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09-04-2005, 12:30 AM
AikiWeb Poll for the week of September 4, 2005:

How important is facing your own meekness in improving your aikido?

I don't do aikido
Critically important
Very important
Somewhat important
Not very important
Not at all important


Here are the current results (http://www.aikiweb.com/polls/results.html?poll_id=288).

SeiserL
09-04-2005, 12:42 PM
How important is facing your own meekness in improving your aikido?

Again, facing ourself is IMHO the only way to improve.

Meekness by definition is gently enduring injury with patience, without resentment, without spirit or courage, submissive, and not violent or strong (Merriam-Webster's Collegiate Dictionary).

Perhaps meekness and aggression are the opposites which cancel each other out when balanced. Perhaps neither have a place in improving our Aikido or lives.

Kevin Leavitt
09-04-2005, 02:10 PM
I would tend to agree Lynn. However, I think it is relevant. It seems like many come to aikido because it is somewhat of a more gentler art on the surface. Sort of a "self help" or "12 step" for learning to be more agressive.

I on the other hand came from the "too agressive" side of the house to learn the opposite. I think less people come from this side.

However, I agree that the "middle ground" is the best place to be!

billybob
09-06-2005, 05:54 AM
Meekness has earned me some bloody noses; it also helped me survive under the rule of a psychotic parent (or two).

Kyuzo Mifune of judo said we should stand before an opponent and innocently wait to see what they offer us, neither afraid nor aggressive.

Innocence here may mean a neutral focus.

David

bogglefreak20
09-07-2005, 01:02 PM
Meekness in my opinion is crucial in Aikido (and in life in general). I believe it would also be wrong to look at meekness as fear of action. A person able to withstand a direct attack (be it verbal or physical or any other kind) with peace of mind (shall we say innocently) is indeed a very strong person within.

But there is of course a line we have to make - when and where is that point from which we (try to) take the situation in our hands rather than tolerate someone's attack on our person?

I believe to find that line takes a lot of practice (both in Aikido and in life from experience).

I came across a quote a long time ago which illustrates perhaps the inner strenght of meekness I mentioned above: "No man ever caused more difficulty than ``Gentle Jesus, meek and mild´´" It is possible to understand meekness as a fountain of inner strenght that people always sense and at times even fear. So, it seems we're back to Ki, does it not?

Michael Hackett
09-07-2005, 01:30 PM
Lynn Seiser's post reminded me of something Gaku Homma Sensei said at the end of one of his classes at the last Aiki Expo. Homma Sensei sat in seiza and held a jo horizontal to the mat. He pointed to one end and said, in effect, this end is aikido done like dance and this other end is aikido done like Rambo. Neither is good. Aikido should be done in the middle somewhere. Maybe you should move a little to one end or the other at times, but your aikido would be best between the two extremes. Obviously I'm paraphrasing, but his comments resonated with me.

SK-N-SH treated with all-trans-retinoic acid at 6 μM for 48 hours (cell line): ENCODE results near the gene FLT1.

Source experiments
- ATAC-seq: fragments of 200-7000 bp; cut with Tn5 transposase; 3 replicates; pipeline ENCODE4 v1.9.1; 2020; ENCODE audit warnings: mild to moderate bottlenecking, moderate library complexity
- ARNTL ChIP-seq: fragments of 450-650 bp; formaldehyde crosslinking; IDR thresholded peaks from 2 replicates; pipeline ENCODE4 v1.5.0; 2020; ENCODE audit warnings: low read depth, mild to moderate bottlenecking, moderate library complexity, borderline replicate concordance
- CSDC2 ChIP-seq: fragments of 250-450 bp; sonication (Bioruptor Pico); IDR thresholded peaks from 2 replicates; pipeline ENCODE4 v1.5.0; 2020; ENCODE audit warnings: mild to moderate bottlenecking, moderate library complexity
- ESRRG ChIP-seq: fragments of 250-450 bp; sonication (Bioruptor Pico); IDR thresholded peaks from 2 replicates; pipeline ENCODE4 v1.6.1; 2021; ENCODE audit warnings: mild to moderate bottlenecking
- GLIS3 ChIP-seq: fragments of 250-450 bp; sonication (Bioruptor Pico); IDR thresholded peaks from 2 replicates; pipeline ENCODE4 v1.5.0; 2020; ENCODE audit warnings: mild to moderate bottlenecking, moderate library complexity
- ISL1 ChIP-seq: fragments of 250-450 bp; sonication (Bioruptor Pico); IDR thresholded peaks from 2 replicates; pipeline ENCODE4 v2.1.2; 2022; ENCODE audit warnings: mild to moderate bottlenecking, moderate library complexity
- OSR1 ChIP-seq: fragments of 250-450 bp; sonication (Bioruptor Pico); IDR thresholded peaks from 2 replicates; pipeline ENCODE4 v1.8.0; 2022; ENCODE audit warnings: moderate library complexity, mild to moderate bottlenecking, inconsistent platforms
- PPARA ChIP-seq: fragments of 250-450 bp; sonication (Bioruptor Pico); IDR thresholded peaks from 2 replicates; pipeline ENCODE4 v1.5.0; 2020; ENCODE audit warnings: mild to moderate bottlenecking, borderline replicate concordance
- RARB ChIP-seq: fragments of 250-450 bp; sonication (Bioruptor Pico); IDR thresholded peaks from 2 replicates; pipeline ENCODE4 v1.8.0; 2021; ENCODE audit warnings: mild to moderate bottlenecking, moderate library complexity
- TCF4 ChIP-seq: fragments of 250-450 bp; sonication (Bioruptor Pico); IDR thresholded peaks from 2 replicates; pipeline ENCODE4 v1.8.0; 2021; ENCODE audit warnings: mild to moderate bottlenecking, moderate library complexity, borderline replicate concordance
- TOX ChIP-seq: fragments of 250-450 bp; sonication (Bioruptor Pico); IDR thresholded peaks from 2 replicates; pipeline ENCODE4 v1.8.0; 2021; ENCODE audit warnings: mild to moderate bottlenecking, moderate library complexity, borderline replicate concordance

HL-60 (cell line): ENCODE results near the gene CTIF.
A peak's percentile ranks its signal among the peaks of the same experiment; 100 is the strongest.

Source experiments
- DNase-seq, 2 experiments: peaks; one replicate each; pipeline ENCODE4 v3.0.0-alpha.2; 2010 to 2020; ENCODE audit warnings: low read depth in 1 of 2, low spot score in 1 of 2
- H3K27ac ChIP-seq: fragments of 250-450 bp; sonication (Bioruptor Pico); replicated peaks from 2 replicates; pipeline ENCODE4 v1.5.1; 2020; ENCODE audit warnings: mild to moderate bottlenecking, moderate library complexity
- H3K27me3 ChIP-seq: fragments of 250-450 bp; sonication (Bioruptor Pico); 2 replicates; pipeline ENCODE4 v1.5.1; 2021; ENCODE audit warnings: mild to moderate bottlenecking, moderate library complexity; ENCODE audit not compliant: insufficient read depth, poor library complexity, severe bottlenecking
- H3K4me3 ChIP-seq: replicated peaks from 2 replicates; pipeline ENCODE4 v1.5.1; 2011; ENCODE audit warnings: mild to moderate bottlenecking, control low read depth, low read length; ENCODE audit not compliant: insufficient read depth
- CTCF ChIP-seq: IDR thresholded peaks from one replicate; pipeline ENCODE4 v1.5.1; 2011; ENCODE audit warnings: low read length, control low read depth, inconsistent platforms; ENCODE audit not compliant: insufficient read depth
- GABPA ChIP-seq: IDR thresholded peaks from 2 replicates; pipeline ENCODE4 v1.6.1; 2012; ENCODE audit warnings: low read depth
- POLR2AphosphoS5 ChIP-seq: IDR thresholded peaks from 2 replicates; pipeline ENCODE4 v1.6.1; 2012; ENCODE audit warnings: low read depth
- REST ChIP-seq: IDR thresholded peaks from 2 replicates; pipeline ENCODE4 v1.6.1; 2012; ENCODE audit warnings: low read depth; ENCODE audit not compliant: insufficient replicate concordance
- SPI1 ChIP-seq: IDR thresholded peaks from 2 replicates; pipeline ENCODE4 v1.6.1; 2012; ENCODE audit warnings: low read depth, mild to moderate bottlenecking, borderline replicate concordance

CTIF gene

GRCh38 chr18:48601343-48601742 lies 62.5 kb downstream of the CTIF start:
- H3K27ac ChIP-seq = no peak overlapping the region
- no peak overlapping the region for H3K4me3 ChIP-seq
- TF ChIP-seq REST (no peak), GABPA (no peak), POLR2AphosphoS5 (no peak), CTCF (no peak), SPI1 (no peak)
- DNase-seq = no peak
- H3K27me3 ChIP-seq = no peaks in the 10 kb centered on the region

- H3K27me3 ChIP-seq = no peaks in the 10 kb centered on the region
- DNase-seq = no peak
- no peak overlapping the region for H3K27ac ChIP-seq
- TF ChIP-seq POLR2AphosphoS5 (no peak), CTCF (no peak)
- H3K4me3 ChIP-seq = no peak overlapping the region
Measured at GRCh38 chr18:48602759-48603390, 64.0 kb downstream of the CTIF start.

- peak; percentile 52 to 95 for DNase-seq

billybob
09-07-2005, 02:11 PM
thank you Miha.

Michael, I agree with Homma Sensei. Please indulge me as I make a flippant comment:

One night after demonstrating an abrupt ikyo out of a hard fast yokomen uchi strike my Sensei said "....And really, as fast as this is all supposed to happen, you just need to put your center where it needs to be."

Could not hold my tongue - said to my training partner "If I could do that I'd be the one teaching."

HA!

David

Patrick Crane
09-08-2005, 01:59 PM
From my tiny little beginner standpoint, I don't think my personal level of meekness or aggression has anything to do with aikido yet.
I'm still just trying to get through each class from a physical fitness pov and hopefully not have to stop and tape up any of my toes.
I'm still just trying to do what they're telling me to do, remember the name of it, and remember how it went by the time I get home so I can at least go over the foot positioning before bedtime.

I have noticed certain students like to play rougher than others...more towards the "Rambo" end of the Jo. Since I played football and hockey as a kid, that's all good with me, and I'm guessing that's probably where I'll end up too.
Even those students tend to play a little nicer with me anyway because I'm sure they know they could easily rip my arm out of my socket and hand it to me if they're not careful.

I just don't think I'm anywhere near the level yet where my attitude, mindset or mood that day, greatly effects what I'm doing on the mat.

MaryKaye
09-08-2005, 02:42 PM
One of my teachers, in trying to get me ready for my upcoming test, has taken to watching how I carry myself. If he sees tension, say in my arms, he´ll seize the tense part and push me backwards using the tension as leverage. ´Something´s not right.´ If he sees limpness, he´ll seize the limp part and fold it up. ´Nope, not right either.´ Somewhere in between is where I´m supposed to be, but it seems very elusive right now.

I think that if you are standing in an (overly) meek place, ´where you´re supposed to be´ can look like aggression; and if you´re standing in an overly aggressive place, ´where you´re supposed to be´ can look like meekness. Probably it´s neither, but like ki extension, some third thing which is more difficult to describe.

Mary Kaye

billybob
09-09-2005, 06:37 AM
Mary said "One of my teachers, in trying to get me ready for my upcoming test, has taken to watching how I carry myself. If he sees tension, say in my arms, he´ll seize the tense part and push me backwards using the tension as leverage."

good teacher.

dave